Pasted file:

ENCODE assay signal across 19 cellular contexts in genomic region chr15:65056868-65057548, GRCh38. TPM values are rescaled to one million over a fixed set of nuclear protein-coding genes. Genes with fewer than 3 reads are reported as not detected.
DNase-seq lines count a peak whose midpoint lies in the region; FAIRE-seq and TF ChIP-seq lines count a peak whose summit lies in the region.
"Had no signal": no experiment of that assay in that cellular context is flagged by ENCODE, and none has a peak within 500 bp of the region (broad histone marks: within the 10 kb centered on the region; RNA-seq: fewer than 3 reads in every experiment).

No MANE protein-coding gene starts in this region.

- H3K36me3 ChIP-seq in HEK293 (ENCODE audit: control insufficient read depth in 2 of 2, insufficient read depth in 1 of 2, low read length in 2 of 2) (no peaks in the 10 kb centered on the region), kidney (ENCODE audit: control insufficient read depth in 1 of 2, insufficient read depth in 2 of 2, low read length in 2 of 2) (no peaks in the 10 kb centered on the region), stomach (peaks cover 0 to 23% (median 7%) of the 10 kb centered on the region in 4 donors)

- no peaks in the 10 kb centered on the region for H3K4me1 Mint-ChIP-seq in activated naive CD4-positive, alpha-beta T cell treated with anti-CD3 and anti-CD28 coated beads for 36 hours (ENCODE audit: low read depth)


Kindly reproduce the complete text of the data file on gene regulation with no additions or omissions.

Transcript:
ENCODE assay signal across 19 cellular contexts in genomic region chr15:65056868-65057548, GRCh38. TPM values are rescaled to one million over a fixed set of nuclear protein-coding genes. Genes with fewer than 3 reads are reported as not detected.
DNase-seq lines count a peak whose midpoint lies in the region; FAIRE-seq and TF ChIP-seq lines count a peak whose summit lies in the region.
"Had no signal": no experiment of that assay in that cellular context is flagged by ENCODE, and none has a peak within 500 bp of the region (broad histone marks: within the 10 kb centered on the region; RNA-seq: fewer than 3 reads in every experiment).

No MANE protein-coding gene starts in this region.

- H3K36me3 ChIP-seq in HEK293 (ENCODE audit: control insufficient read depth in 2 of 2, insufficient read depth in 1 of 2, low read length in 2 of 2) (no peaks in the 10 kb centered on the region), kidney (ENCODE audit: control insufficient read depth in 1 of 2, insufficient read depth in 2 of 2, low read length in 2 of 2) (no peaks in the 10 kb centered on the region), stomach (peaks cover 0 to 23% (median 7%) of the 10 kb centered on the region in 4 donors)

- no peaks in the 10 kb centered on the region for H3K4me1 Mint-ChIP-seq in activated naive CD4-positive, alpha-beta T cell treated with anti-CD3 and anti-CD28 coated beads for 36 hours (ENCODE audit: low read depth)